Sunday's referendum has featured seven questions including reintroducing term limits to prevent presidents from running indefinitely.
Ecuadorans went to the polls on Sunday to decide the political fate of former president Rafael Correa in a referendum called by his successor turned staunch opponent that is expected to prevent the ex-leader's return to power.
Correa is locked in a battle with President Lenin Moreno for control of their deeply divided leftist ruling Country Alliance party.
Sunday's referendum, in which Moreno backs the "yes" vote, featured seven questions including reintroducing term limits to prevent presidents from running indefinitely.
If the current head of state gets his way, Correa will not be able to join the 2021 election race.
Voting ended late on Sunday. The National Electoral Council said the ballot "took place normally" with no significant incidents to report. It was expected to give preliminary results around 8:00 pm (0100 GMT).
According to surveys, the "yes" camp -- supported by traditional opposition parties -- was predicted to win a comfortable majority with between 72 and 84 percent of the vote.
Moreno, as he voted in the north of the capital Quito, said the result would be "transcendental for the future of the country, so that our children are protected, so that corrupt people do not return to mock us... for the care of the environment, for economic reactivation."
Margin of result is key
Upon entering office last May, Moreno -- Correa's deputy between 2007 and 2013 -- transformed into a steadfast critic of his predecessor, whom he has called a proponent of "21st century socialism" and accused of leading a corrupt government.
Far from keeping Correa's presidential seat warm as expected, Moreno's calling of the referendum instead spells a clear invitation to enter a post-Correa era.
On top of the question regarding indefinite re-election -- a law approved by Correa in 2015 -- Moreno proposes restructuring the body created by his former ally to select senior authority figures such as judges.
In practical terms, removing its current members would represent a total "de-Correazation" of the state.
"The margin (of victory) is what has to be looked at. If Lenin Moreno wins by a big margin, he will achieve the fundamental objective of the vote: legitimacy," political expert Simon Pachano said.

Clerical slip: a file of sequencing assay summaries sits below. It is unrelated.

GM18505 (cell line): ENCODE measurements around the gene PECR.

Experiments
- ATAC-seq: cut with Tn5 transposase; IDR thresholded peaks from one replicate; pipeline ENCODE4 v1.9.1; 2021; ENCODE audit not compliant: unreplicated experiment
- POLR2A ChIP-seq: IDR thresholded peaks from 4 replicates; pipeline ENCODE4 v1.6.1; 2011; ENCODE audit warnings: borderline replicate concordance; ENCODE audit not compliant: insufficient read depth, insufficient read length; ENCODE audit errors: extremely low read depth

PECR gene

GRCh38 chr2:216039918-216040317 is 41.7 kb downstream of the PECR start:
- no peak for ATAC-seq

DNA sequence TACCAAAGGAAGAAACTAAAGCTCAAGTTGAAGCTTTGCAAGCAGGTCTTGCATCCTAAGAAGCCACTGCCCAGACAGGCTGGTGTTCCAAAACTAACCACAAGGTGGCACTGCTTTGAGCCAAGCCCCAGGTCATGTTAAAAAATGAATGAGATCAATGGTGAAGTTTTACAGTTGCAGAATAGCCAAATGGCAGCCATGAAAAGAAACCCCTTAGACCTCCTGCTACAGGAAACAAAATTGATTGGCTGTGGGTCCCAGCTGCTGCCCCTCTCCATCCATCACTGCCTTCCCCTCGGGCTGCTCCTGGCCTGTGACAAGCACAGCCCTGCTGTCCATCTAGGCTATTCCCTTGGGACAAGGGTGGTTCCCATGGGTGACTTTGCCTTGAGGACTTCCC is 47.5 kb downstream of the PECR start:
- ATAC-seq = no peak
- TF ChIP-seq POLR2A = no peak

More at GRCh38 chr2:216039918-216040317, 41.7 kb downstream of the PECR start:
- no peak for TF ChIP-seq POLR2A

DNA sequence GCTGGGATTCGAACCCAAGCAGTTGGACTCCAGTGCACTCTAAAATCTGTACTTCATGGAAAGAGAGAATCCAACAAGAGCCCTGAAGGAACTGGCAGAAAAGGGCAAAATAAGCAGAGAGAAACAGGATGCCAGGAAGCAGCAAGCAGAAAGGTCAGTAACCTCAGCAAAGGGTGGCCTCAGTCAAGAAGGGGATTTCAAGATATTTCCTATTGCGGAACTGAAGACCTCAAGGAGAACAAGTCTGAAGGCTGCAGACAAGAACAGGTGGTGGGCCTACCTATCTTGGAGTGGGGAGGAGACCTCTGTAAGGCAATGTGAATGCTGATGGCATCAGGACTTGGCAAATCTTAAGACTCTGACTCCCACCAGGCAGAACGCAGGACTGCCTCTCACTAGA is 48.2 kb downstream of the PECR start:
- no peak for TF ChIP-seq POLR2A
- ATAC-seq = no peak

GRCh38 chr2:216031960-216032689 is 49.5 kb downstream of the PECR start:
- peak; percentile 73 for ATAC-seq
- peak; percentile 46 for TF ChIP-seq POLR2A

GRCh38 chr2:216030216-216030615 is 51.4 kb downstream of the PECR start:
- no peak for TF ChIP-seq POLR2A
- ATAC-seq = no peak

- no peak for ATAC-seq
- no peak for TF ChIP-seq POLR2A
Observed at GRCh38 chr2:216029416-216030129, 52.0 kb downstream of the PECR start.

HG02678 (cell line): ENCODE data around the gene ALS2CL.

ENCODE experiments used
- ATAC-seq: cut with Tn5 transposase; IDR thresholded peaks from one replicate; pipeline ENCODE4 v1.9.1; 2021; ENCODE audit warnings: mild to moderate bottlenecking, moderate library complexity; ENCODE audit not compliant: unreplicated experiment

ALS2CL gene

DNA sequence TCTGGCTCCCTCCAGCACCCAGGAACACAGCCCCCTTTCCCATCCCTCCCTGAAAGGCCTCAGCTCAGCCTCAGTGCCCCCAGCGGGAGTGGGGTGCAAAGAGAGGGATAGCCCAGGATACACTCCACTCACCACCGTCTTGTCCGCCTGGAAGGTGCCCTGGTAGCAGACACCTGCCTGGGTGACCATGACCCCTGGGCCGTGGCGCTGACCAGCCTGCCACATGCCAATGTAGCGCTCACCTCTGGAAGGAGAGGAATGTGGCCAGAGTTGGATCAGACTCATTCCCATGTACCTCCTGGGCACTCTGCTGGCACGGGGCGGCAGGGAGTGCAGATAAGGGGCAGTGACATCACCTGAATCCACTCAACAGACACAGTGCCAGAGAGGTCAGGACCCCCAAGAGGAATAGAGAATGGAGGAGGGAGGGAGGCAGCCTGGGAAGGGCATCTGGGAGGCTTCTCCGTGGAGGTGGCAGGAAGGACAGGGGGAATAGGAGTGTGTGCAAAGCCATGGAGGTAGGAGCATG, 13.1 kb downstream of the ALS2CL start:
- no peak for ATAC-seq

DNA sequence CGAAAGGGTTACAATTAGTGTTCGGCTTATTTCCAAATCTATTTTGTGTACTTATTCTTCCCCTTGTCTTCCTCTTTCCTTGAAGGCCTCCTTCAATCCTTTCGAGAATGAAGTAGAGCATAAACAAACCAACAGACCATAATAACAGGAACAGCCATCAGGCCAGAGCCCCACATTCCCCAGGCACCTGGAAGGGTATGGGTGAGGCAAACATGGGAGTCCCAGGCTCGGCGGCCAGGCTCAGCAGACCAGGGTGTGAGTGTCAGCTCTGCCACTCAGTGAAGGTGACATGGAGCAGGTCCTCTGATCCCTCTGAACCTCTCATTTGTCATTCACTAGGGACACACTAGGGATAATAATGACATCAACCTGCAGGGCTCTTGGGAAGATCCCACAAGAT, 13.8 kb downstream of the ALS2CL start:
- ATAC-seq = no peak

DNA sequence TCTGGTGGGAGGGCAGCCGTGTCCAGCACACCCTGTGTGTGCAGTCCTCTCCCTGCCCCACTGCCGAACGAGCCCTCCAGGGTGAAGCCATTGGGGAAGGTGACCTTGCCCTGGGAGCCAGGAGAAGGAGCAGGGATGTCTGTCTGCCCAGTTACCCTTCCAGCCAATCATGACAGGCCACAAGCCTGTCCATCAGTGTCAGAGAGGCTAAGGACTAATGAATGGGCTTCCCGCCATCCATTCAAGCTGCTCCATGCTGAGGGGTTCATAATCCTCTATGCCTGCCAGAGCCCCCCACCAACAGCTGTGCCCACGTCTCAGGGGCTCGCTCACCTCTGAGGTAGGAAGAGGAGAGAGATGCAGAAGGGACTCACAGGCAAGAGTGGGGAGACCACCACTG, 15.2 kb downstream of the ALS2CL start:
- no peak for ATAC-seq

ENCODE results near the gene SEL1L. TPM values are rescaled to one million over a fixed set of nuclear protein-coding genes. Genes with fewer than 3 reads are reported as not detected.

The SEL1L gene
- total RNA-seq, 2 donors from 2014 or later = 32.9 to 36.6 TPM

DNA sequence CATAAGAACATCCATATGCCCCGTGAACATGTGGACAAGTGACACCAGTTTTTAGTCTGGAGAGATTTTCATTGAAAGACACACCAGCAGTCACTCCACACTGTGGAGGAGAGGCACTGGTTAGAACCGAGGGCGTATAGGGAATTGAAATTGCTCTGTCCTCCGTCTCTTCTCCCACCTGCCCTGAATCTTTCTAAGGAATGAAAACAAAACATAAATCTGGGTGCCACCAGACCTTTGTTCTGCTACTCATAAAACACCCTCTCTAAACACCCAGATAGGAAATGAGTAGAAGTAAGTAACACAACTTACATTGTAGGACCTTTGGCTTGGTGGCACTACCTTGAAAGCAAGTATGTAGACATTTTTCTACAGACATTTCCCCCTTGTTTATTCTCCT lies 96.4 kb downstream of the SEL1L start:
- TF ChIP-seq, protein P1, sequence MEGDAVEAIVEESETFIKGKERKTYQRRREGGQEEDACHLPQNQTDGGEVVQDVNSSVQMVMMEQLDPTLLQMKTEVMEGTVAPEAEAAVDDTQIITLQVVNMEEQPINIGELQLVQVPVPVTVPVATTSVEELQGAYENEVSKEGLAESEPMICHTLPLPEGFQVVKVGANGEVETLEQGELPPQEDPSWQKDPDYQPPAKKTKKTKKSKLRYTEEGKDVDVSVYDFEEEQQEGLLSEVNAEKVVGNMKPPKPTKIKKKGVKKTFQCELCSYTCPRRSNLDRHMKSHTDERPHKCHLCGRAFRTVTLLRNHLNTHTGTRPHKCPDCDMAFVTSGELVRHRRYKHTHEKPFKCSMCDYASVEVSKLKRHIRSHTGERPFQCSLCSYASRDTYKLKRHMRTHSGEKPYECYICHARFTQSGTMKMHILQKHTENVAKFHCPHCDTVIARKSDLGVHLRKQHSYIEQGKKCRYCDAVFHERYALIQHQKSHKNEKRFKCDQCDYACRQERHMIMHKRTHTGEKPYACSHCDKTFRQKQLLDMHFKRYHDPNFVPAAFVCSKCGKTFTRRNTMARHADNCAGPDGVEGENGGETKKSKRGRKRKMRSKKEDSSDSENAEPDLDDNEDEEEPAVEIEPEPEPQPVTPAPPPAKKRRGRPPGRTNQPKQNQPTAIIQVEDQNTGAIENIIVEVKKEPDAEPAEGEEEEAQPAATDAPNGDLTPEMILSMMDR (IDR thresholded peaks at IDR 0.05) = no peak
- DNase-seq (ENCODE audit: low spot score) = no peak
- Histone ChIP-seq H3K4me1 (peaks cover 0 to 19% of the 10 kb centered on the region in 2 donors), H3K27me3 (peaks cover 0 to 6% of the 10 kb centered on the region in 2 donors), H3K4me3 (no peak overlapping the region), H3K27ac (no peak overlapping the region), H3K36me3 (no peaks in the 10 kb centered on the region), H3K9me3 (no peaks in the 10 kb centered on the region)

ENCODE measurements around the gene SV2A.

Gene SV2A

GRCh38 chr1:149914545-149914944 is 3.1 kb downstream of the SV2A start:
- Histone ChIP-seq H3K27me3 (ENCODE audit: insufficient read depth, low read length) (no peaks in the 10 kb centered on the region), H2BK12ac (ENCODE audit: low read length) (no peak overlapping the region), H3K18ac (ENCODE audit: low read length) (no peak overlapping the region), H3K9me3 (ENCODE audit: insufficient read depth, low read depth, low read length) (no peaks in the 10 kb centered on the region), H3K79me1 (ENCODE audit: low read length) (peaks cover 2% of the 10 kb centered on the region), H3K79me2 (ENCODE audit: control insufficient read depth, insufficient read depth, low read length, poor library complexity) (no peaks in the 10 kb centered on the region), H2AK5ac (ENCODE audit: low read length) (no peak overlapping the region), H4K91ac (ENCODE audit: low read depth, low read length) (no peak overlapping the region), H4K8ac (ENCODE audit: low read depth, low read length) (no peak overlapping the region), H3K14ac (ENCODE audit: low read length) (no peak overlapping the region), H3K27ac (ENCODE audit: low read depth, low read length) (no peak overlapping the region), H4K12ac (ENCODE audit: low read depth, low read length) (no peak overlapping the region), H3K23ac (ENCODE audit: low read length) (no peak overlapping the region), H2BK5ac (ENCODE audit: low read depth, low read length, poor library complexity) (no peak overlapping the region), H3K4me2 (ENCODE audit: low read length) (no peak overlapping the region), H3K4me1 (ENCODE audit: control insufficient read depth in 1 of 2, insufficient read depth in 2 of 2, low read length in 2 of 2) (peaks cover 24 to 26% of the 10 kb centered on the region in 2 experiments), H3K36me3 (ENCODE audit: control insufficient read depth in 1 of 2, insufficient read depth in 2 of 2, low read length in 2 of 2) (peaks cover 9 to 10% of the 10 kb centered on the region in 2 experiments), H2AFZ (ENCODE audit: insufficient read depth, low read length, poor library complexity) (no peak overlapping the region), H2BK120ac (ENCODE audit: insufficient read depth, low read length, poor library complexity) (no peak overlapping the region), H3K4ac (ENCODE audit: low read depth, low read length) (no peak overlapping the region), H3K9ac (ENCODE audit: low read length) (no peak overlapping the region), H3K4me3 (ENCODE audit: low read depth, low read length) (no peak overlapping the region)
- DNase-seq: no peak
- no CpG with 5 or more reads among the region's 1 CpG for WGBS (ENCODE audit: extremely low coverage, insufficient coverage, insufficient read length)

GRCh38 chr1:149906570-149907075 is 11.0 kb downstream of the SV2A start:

Moreno, 64, only narrowly defeated conservative banker Guillermo Lasso in last April's election.
"All the 'no' votes will be Rafael Correa's. Suppose you have 40 percent, he can claim that and say we are the first political force in the country," Pachano added.
Correa, who ruled for a decade from 2007, has branded Moreno a "traitor" and the vote "unconstitutional," denouncing the president for wanting to achieve "absolute rule."
Focus on corruption
He also maintains that with a question over whether those convicted of corruption should be barred from politics, Moreno is trying to erect legal pretexts to prevent Correa re-entering office.
"They will invent a crime against me to disable me. It is the right's new strategy to destroy progressive leaders," Correa, 54, said.
But he asserted his political stance against big odds has borne fruit by swaying a substantial proportion of voters.
"Independently of today's results, we have already won," Correa said on Twitter on Sunday. "The treason and the most unfair campaign in contemporary history has brought out the best in us!"
Correa -- who returned to Ecuador from Belgium in January to embark on a solo "no" campaign -- is expected to testify in court on Monday over alleged irregularities in million-dollar oil sales to China and Thailand made during his tenure.
His former vice president, Jorge Glas, was sacked by Moreno following his re-election and sentenced to six years in jail for corruption.